You Could Be in a Gay Bar Right Now and Not Even Know It

Posted June 20, 2018 2:02 p.m. EDT

NEW YORK — “This was Andy Warhol’s Factory, Studio 54 and the Algonquin Round Table all rolled into one,” said Brad Vogel.

The 70 or so people gathered on Broadway just north of Bleecker Street looked confused and a little skeptical about the empty storefront. “This was ‘the place.’ Not in this building here, but under your feet,” Vogel said.

He was explaining the history of Pfaff’s, a German beer cellar that opened in 1859 at 647 Broadway and counted Walt Whitman among its bohemian regulars who sought the company of other men. While Vogel — a lanky, 34-year-old attorney and poet with a commanding voice who serves as the executive director of The New York Preservation Archive Project — spun tales of this forgotten nightspot, a young man in a pink tank top and navy shorts stenciled the words “Gay Bar Was Here” with blue chalk on the sidewalk.

This guerilla-landmarked site was one of nine stops on Gay Bars That Are Gone, a free tour offered as part of Jane’s Walk, which celebrates urban activist Jane Jacobs each May. Other stops on the two-hour tour included a demolished disco (Palladium, 140 E. 14th St.), a 1970s hustler bar (the Ninth Circle, 139 W. 10th St.), a hedonistic dance club (The Saint, 105 Second Ave.), a steamy bath house (the New St. Marks Baths, 6 St. Marks Pl.) and a silenced piano bar (Bon Soir, 40 W. 8th St.) where Barbra Streisand made her Manhattan debut in 1960.

This unusual tour of the city’s LGBT past was conceived by Michael Ryan, 26, an amateur historian, who spends his day managing partnerships for TEDx, a community-driven branch of TED Talks. Raised in Augusta, Georgia, Ryan was always something of an urban history buff. “I always thought going downtown was cool and I liked all the old buildings,” he said.

In his teens, he helped organize a benefit concert to restore the Miller Theater, an art deco movie house built in 1940 in downtown Augusta that reopened this year as a performing arts venue. As a freshman at New York University in 2010, he began to explore the city’s gay club scene, though he was often told that Grindr had dampened night life.

“I had been at one too many bars or a dinner parties where people were like, um, New York was better in the 80s. You missed it, it’s dead,” he said. “At first I would just write it off and be like, they’re just older, bitter New Yorkers who like complaining. But then I was like, wait a second. They just mentioned all these places in the Village.”

With his curiosity piqued, he pored over books including “Gay New York” by George Chauncey and “The Gay Metropolis” by Charles Kaiser that documented New York’s forgotten gay landmarks and illuminated a lost gay subculture. So after college, when he started working as an events manager for the Municipal Art Society of New York, which sponsors Jane’s Walk, he decided to turn his hobby into a tour.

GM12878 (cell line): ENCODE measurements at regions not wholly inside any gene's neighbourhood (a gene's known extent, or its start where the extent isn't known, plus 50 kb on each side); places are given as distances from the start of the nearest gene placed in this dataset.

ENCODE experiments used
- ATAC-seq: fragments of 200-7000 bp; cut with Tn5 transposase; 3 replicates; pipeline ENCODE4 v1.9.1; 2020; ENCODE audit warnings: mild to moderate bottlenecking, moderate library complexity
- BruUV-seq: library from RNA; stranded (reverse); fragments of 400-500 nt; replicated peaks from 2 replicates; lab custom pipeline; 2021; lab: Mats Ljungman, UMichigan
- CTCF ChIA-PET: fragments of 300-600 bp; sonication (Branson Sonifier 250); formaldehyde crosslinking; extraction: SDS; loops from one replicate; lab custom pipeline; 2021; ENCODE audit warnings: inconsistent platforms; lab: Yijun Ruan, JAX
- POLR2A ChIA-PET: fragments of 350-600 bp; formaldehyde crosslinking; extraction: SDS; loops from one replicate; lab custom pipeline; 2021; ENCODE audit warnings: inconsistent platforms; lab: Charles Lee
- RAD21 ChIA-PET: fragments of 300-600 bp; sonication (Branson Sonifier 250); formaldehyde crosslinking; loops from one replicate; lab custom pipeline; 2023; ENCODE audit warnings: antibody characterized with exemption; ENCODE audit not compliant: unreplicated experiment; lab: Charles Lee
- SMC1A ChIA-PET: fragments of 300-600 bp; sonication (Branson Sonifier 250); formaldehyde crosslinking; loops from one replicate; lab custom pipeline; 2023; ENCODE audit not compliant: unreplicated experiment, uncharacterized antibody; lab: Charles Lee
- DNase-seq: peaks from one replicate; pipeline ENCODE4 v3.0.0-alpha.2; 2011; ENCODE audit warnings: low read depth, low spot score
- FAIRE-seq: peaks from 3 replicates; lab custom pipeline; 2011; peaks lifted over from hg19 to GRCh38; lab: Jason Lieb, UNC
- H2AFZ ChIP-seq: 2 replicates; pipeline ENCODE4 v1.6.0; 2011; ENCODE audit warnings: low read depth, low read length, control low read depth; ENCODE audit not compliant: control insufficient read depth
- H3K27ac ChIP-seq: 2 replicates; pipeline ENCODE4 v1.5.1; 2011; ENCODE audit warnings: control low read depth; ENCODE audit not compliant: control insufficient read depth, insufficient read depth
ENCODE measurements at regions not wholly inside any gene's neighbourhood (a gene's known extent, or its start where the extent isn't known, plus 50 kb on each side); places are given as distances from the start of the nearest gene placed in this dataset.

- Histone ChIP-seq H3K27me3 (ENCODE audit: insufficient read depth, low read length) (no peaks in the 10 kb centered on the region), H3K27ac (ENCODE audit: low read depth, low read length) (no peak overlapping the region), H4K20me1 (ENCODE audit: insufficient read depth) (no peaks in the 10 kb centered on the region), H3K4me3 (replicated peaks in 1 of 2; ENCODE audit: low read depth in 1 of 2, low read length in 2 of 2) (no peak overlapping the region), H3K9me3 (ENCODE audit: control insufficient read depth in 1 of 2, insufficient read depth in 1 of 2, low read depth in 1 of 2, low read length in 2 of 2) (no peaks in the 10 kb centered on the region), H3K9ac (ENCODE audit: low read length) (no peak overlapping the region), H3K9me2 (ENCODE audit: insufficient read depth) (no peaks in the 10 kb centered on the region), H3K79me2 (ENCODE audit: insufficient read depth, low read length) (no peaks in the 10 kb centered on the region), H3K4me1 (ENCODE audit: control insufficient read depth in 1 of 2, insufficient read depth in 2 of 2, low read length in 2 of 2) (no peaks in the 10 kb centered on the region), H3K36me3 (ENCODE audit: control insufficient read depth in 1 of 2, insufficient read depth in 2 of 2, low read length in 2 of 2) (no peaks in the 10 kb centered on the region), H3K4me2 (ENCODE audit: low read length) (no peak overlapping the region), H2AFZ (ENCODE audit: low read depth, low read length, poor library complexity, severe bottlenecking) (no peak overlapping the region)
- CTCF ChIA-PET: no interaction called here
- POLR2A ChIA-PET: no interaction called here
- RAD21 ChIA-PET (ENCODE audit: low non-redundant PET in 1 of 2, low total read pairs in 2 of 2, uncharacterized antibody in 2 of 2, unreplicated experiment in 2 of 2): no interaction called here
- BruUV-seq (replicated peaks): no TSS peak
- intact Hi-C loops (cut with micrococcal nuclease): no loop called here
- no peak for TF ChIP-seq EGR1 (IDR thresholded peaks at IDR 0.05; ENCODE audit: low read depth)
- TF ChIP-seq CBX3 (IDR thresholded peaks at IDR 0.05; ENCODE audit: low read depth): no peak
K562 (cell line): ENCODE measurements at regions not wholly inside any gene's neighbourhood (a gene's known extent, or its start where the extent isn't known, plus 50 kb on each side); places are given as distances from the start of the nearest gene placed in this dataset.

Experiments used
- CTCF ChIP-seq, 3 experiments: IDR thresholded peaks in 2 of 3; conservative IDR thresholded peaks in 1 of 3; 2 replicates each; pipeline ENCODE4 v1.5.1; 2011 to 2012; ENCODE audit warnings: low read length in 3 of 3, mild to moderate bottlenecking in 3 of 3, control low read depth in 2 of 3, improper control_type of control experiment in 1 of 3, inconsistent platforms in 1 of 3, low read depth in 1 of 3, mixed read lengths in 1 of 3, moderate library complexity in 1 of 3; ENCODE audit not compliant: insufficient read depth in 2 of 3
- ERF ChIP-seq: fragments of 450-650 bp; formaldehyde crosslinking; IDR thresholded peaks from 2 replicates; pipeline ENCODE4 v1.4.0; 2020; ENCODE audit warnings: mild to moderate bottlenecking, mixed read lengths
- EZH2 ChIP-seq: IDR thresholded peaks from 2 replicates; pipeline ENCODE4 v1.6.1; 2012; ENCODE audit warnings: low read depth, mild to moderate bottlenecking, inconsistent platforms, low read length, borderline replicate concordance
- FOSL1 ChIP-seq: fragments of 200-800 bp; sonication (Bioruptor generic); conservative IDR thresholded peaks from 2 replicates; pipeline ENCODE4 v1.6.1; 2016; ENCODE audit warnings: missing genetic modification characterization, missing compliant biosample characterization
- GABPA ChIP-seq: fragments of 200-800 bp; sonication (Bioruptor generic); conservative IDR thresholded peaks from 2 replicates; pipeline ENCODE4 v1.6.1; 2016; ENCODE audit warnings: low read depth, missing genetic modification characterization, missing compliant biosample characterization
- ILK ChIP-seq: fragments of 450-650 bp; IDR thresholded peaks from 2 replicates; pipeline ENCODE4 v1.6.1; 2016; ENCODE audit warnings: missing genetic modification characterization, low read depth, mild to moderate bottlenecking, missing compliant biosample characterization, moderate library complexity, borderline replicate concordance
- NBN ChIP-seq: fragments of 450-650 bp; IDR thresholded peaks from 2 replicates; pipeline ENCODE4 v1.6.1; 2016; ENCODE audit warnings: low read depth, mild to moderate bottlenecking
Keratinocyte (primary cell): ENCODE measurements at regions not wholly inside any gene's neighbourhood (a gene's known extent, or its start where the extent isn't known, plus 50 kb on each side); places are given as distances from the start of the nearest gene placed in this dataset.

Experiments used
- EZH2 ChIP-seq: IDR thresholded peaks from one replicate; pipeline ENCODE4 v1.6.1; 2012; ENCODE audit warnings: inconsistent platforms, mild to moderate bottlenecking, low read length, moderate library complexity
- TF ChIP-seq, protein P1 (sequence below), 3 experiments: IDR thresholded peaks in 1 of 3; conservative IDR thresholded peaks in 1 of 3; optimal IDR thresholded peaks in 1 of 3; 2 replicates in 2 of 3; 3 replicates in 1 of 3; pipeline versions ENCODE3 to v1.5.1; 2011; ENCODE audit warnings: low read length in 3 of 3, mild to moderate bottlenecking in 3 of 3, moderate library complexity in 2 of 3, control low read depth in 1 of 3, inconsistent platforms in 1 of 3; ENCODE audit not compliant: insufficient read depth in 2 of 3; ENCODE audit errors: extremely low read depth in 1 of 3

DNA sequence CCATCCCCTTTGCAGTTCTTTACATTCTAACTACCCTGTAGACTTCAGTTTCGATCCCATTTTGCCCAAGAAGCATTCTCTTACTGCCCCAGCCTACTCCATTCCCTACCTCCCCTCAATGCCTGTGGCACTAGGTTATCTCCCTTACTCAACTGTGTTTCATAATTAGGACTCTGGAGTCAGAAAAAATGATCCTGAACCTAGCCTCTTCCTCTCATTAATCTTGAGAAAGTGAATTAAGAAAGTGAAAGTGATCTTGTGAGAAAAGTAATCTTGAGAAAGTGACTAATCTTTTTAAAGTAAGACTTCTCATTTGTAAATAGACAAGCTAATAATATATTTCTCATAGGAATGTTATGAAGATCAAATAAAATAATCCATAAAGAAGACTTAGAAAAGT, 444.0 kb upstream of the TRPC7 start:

He organized the first gay bar walk in 2015, starting at the Roxy (515 W. 18th St.), a dance club in the 1990s, then heading east to the Limelight (47 W. 20th St.), a former church that was the epicenter of the ‘90s club kid universe, before heading south to the Anvil (500 W. 14th St.), an after-hours sex club from the 1970s. His first walk attracted a modest crowd of about 20, which doubled by the following spring. (The next tour is not scheduled till next May, but Ryan hopes to organize one sooner.)

To make up for his relative youth, he joined forces with Kyle Supley, 37, a fellow gay history buff and performer, to co-host the walk in 2016. Appropriately enough, they met at Mattachine, a monthly party held at Julius’ (159 W. 10th St.), considered the city’s oldest continuously operating gay bar. Supley even brought some firsthand knowledge to the enterprise, having danced at clubs like Twilo and the Tunnel in their late ‘90s heyday when he was an undergraduate at the Fashion Institute of Technology.

They also sought out experts to join the walks. This year, Lisa E. Davis, 76, an author on LGBT history, recounted stories of celebrities like Elizabeth Taylor and Judy Garland attending late night drag shows at Club 82 (82 E. 4th St.), a subterranean nightclub which operated from 1952-1973. “Straight people came because gay people were so much fun,” she said.

The space is currently home to the Bijou, an adult movie theater. “One day I was walking by with my partner and I was telling him this used to be Club 82. I pushed on the door and it just opened and the smell was like 1974,” Supley said during the tour in May. “We walked downstairs and it’s still a porn theater.”

Other guest speakers included Gregory Young, co-host of the Bowery Boys podcast on New York history, who shared stories about the Slide (157 Bleecker St.), a so-called “fairy den” from the 1890s.

Amanda Davis, a historian for the NYC LGBT Historic Sites Project, offered a history lesson in front of the former Eve Addams’ Tearoom (129 MacDougal St.), a lesbian hot spot from the mid-1920s run by a Polish-Jewish émigré named Eva Kotchever. A sign on the door, she said, once warned: “Men are admitted, but not welcome.”

Nora Burns, a downtown performer who is part of the comedy trio Unitard, recalled her hazy nights partying with drag queens at Boy Bar (15 St. Marks Pl.), a sweatbox of a club featured in the novel “The Lost Language of Cranes” by David Leavitt.

“On a Thursday night, the shows wouldn’t get started until 1 or 2 in the morning,” said Burns, regaling a crowd gathered around a stoop on St. Marks Place. “The cover was maybe five dollars, but I don’t think anyone paid.”

“It was an amazing night and there’s not anything like that now,” she added, comically imitating a New Yorker lamenting the good old days while, at the same time, winding up for her own punch line. “You missed it!”